PBS has lots of other intelligent programming, including "The NewsHour with Jim Lehrer" and Charlie Rose's interview show. It's unlikely that any organization but public broadcasting would undertake such costly, money-losing ventures as "Great Performances," which costs WNET about a million dollars per hour, according to the station's president, William Baker. But PBS panel shows like "Wall Street Week with Fortune" can be tedious, and its public-affairs programming is sometimes maddeningly polite. Apart from children's shows, PBS's weekly schedule is too often made up of offerings like "Antiques Roadshow," "Suze Orman," films one could find on Turner Classic Movies, and concert tapes--Peter, Paul and Mary or Yanni or Michael Feinstein--that can often be found elsewhere. Two long-running programs--"Masterpiece Theatre" and "Scientific American Frontiers"--may be cancelled in the future, for lack of funds, and viewers in great numbers turn to much maligned commercial television for such first-rate news programs as "60 Minutes" and "Nightline"; to HBO for entertainment of high quality, such as "The Sopranos"; and to the cable channels Trio, Discovery, Bravo, and BBC America for the sort of programming that once belonged only to PBS.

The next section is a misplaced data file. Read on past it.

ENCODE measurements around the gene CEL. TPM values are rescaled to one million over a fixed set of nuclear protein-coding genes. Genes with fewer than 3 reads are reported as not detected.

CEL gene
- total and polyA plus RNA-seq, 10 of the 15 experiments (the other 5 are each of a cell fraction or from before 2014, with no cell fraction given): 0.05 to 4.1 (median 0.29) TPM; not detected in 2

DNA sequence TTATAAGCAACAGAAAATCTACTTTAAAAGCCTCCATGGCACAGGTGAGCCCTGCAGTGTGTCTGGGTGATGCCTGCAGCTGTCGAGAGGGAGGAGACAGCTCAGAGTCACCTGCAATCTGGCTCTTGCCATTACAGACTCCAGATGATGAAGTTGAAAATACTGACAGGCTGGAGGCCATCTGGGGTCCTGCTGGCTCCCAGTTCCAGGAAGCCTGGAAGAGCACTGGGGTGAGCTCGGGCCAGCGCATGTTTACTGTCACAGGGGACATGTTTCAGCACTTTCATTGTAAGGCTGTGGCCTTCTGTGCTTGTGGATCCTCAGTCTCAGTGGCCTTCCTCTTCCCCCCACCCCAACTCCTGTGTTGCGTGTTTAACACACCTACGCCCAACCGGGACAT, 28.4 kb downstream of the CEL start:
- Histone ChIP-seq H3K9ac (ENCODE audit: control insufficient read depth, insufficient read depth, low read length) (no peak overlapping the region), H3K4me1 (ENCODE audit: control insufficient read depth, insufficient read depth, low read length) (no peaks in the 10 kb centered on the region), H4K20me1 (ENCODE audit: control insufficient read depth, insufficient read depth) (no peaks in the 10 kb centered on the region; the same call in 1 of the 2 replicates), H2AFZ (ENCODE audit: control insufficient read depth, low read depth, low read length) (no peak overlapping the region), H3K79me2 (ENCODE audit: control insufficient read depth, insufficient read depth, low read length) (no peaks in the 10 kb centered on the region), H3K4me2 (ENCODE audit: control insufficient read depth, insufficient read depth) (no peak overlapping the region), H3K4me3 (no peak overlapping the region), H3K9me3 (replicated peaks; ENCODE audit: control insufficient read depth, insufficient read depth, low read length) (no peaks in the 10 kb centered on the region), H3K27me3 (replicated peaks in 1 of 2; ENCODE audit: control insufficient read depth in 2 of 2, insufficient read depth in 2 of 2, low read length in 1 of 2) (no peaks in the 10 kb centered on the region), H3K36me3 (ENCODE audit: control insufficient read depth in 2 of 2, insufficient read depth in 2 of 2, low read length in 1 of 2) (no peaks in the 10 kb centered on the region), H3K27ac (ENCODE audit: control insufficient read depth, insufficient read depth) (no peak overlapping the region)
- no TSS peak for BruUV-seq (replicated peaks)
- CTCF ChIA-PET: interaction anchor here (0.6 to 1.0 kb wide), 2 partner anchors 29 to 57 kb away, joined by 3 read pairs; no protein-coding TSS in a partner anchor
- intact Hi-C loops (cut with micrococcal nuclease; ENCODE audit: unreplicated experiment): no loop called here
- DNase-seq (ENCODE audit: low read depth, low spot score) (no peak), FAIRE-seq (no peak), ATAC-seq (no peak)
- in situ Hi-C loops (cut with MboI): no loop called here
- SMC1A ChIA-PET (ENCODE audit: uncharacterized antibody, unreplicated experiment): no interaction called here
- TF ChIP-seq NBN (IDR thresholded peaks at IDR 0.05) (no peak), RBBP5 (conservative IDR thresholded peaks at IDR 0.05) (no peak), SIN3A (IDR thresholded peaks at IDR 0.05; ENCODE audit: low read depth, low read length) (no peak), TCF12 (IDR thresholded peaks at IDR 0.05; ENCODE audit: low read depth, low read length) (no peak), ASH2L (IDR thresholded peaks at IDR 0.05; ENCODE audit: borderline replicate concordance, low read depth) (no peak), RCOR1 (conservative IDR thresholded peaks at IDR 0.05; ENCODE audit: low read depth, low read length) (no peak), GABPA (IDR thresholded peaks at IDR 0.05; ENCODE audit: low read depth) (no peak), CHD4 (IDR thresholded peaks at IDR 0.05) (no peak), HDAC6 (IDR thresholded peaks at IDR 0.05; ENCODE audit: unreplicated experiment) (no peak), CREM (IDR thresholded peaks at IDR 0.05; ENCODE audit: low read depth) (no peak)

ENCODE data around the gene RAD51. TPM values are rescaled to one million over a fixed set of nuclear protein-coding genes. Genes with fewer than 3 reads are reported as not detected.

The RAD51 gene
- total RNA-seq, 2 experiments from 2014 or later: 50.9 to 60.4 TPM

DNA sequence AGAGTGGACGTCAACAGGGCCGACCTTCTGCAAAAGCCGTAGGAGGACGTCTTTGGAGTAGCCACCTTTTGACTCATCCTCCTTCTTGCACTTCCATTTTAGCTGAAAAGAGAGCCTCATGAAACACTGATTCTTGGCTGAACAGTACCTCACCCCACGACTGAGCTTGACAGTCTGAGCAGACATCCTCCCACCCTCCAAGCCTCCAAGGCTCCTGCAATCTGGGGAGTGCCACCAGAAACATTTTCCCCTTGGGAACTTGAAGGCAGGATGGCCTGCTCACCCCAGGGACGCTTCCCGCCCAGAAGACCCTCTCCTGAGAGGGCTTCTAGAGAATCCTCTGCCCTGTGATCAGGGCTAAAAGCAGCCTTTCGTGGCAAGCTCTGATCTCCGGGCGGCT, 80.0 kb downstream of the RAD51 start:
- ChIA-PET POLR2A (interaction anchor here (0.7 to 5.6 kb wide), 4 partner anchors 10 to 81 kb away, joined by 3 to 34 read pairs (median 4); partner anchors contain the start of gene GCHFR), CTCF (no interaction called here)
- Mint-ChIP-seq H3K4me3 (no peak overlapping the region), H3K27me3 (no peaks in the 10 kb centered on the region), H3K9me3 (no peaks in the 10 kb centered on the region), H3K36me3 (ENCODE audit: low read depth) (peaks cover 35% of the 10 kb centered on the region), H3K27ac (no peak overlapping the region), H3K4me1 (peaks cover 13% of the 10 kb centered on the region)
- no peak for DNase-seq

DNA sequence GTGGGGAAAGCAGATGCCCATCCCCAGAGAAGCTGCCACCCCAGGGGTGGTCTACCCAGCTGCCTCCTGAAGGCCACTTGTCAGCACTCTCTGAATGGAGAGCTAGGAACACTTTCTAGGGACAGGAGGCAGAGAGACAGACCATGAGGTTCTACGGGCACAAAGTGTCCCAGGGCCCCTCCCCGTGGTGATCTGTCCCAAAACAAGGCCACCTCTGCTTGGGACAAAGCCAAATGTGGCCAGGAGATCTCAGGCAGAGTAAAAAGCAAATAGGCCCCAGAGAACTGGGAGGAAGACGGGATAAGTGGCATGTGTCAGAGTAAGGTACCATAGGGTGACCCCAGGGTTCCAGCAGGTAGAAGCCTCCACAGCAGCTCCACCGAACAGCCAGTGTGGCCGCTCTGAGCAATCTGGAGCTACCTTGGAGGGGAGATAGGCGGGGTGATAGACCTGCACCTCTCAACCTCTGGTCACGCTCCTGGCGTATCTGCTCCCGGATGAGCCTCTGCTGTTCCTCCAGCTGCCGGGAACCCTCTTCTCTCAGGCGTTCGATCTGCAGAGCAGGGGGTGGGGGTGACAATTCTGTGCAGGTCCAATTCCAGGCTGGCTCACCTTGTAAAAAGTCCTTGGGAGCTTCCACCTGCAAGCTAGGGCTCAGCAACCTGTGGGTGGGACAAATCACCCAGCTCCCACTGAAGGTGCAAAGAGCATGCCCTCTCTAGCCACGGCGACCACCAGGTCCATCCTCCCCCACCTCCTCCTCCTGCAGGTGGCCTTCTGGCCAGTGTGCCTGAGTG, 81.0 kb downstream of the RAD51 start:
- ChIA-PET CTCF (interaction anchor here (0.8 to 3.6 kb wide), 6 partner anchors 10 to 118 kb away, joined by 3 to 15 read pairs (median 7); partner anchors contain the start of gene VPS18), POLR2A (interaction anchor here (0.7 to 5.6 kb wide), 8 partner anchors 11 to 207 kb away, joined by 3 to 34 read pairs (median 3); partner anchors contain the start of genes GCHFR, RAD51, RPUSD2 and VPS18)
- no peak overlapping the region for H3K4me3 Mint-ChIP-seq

"I've never had a White House meeting on the subject of public broadcasting," Kenneth Tomlinson, the chairman of the C.P.B., told me. (Tomlinson, who was appointed by President Clinton on the recommendation of Republican leaders, has ties to the Bush White House.) Lately, however, the C.P.B. has asserted itself more than it has in years.